• Instituting cross-disciplinary teams of engineers, compliance and legal professionals, relevant executives, HR professionals, and members from across the organization to recognize problematic applications of AI and ML and cure such applications in a responsible and efficient manner.
  • Developing privacy-forward solutions to data usage where possible, such as:
    • Deidentify and anonymize personal data when possible;
    • Create methods for removal of personalized information from machine learning models upon request;
    • Enact notice and consent frameworks for the use of individuals’ sensitive personal information within the machine learning context.
  • Implementing rigorous testing and review practices designed to identify, analyze, and address patterns and outcomes, all focused on continuous improvement.    
  • Documenting these processes to comply with regulators who may seek further information.

Taking these steps will not only help to future proof compliance efforts as AI and ML regulation continues to develop over the coming months and years, but it will also provide the evidence to show regulators, investors, and the public alike that responsible AI and ML is a top priority. Orrick has assembled further resources about steps organizations can take to maximize the benefits of AI while minimizing regulatory risk. [32]

[1] Heather Egan Sussman is a partner at Orrick, Herrington & Sutcliffe LLP, and head of the firm’s Strategic Advisory and Government Enforcement Business Unit. Ian Adams is a public policy attorney at Orrick, advising clients on matters at the intersection of law, business and public policy. Nur Lalji is an associate in Orrick’s Cyber, Privacy & Data innovation Practice Group.

[2] Joy Buolamwini & Timnit Gebru, Gender Shades: Intersectional Accuracy Disparities in Commercial Gender Classification, Proceedings of Machine Learning Research 81:1–15 (2018).

[3] Id. at 3.

[4] Jeffrey Dastin, Amazon scraps secret AI recruiting tool that showed bias against women, Reuters (October 10, 2018),

[5] See, e.g. U.S. EEOC, Artificial Intelligence and Algorithmic Fairness Initiative, (Last accessed Jan. 23, 2023); New York City Council, Automated Employment Decision Legislation,; Algorithmic Accountability Act of 2022,; American Data Privacy and Protection Act of 2022,

[6] See, e.g. Alex Hern, TechScape: Clearview AI was fined £7.5m for brazenly harvesting your data – does it care?, The Guardian (May 25, 2022),

[7] Tam Habert, Regulations Ahead on AI, SHRM (April 2, 2022),

[8] European Commission, Proposal for a Regulation laying down harmonized rules on artificial intelligence (April 21, 2021),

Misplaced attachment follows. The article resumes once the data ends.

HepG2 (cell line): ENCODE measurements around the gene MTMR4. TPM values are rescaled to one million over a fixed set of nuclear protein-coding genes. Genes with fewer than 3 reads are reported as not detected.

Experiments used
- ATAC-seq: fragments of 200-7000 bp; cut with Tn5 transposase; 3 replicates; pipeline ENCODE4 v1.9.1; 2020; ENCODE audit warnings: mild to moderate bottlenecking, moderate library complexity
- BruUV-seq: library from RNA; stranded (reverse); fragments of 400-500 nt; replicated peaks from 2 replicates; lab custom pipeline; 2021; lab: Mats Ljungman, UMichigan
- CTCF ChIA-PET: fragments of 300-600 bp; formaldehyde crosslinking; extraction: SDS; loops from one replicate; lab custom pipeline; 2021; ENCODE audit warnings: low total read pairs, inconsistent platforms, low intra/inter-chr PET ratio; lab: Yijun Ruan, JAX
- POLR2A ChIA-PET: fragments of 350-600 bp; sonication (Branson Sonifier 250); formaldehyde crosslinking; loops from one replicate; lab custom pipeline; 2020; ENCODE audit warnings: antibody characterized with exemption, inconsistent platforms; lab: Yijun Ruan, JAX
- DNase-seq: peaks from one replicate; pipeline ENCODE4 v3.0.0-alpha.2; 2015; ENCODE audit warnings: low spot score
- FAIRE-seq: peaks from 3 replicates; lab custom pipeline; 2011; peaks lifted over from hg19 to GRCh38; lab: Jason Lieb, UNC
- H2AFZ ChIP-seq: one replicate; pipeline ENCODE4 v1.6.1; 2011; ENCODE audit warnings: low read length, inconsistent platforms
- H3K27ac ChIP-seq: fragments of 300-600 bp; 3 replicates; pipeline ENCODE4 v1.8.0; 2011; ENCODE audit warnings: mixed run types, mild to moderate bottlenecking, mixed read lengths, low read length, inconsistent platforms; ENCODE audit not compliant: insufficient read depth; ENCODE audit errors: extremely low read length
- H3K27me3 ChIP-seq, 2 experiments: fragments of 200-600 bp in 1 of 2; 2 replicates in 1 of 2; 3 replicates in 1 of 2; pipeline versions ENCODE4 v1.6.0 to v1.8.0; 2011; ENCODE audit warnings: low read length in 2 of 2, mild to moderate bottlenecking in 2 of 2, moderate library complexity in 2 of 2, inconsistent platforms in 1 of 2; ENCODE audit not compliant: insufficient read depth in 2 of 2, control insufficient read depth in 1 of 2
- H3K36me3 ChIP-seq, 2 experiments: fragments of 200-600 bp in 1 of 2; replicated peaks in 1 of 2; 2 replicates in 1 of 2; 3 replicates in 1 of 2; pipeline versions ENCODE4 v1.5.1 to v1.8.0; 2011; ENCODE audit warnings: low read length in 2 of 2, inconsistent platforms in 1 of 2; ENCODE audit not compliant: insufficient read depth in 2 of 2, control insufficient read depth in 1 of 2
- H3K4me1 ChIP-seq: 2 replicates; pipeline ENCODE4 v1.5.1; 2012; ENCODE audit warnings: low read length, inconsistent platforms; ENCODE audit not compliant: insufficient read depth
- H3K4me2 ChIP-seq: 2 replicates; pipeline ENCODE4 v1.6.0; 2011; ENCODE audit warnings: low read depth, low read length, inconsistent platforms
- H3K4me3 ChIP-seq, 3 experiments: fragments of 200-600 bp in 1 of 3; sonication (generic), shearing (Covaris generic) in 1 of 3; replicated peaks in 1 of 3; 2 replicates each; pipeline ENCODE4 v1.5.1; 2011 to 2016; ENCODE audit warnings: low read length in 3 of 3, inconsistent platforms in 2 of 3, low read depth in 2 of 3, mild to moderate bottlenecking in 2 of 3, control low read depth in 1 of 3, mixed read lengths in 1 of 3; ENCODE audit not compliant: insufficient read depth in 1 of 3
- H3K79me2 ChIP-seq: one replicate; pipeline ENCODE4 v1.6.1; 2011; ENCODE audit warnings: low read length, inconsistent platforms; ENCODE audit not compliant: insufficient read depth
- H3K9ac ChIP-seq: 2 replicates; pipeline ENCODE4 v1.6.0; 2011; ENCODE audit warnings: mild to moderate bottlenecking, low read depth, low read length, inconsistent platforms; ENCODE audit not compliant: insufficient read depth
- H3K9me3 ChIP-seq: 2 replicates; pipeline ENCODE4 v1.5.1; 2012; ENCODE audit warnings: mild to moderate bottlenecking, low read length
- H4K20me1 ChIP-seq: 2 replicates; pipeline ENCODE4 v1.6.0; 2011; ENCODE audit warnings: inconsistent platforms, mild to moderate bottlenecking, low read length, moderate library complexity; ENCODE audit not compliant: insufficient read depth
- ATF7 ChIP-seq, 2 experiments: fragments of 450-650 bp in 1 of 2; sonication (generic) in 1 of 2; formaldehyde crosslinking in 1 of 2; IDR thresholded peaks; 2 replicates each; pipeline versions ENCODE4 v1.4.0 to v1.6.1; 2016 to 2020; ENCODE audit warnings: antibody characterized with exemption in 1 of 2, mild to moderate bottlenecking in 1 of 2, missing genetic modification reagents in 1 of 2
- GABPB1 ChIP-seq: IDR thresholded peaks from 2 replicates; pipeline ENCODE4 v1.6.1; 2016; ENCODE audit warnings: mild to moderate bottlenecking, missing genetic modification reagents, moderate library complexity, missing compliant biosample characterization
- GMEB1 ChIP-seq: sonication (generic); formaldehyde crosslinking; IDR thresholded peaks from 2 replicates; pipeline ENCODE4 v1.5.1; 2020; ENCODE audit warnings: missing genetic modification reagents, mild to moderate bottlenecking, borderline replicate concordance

[9] Press Release, Federal Trade Commission, Aiming for truth, fairness, and equity in your company’s use of AI (April 19, 2021),

[10] AI and ML are dependent on huge data sets which can include personal information, including sensitive personal information. Consequently, privacy laws have become a primary means to address the risks inherent in relying on AI to make decisions that have legal and social consequences such as loan approvals or employment decisions.

[11] Press Release, Orrick, The New EU Approach to the Regulation of Artificial Intelligence (May 7, 2021),

[12] Press Release, Council of the EU, Artificial Intelligence Act: Council Calls for Promoting Safe AI that Respects Fundamental Rights (December 6, 2022),,fundamental%20rights%20and%20Union%20values.

[13] Regulation (EU) 2016/679 of the European Parliament and of the Council of 27 April 2016 on the protection of natural persons with regard to the processing of personal information and on the free movement of such data, and repealing Directive 95/46/EC (General Data Protection Regulation) GDPR Article 22,

[14] National AI Initiative Act of 2020,

[15] Algorithmic Accountability Act of 2022,

[16] American Data Privacy and Protection Act of 2022,

[17] Press Release, Department of Commerce Establishes National Artificial Intelligence Advisory Committee (September 8, 2021),

[18] Press Release, Federal Trade Commission, Aiming for truth, fairness, and equity in your company’s use of AI (April 19, 2021),

[19] FTC Plans to Submit an Advanced Notice of Preliminary Rulemaking (“ANPRM”) “under section 18 of the FTC Act to curb lax security practices, limit privacy abuses, and ensure that algorithmic decision-making does not result in unlawful discrimination.”

[20] Federal Trade Commission Report to Congress, Combatting Online Harms Through Innovation (June 16, 2022),

[21] Press Release, U.S.-EU Trade and Technology Council Inaugural Joint Statement (September 29, 2021),

[22] Press Release, Join the Effort to Create A Bill of Rights for an Automated Society (November 10, 2021),

[23] Press Release, Artificial Intelligence and Machine Learning in Software as a Medical Device (January 2021),

[24] Press Release, The Americans with Disabilities Act and the Use of Software, Algorithms, and Artificial Intelligence to Assess Job Applicants and Employees (May 12, 2022),


[26] NIST Four Principles of Explainable Artificial Intelligence (September 29, 2021),

[27] See, e.g. CCPA Draft Regulations, § 7051(a).

[28] CCPA Draft Regulations, § 7050(a)(3).

[29] Press Release, Orrick, New State Privacy Laws Zero in on AI (August 11, 2022),

[30] New York City Biometric Identifier Information Law,

[31] New York City Council, Automated Employment Decision Legislation,

[32] Press Release, Orrick, AI Tips: 10 Steps to Future-Proof Your Artificial Intelligence Regulatory Strategy, (July 1, 2021),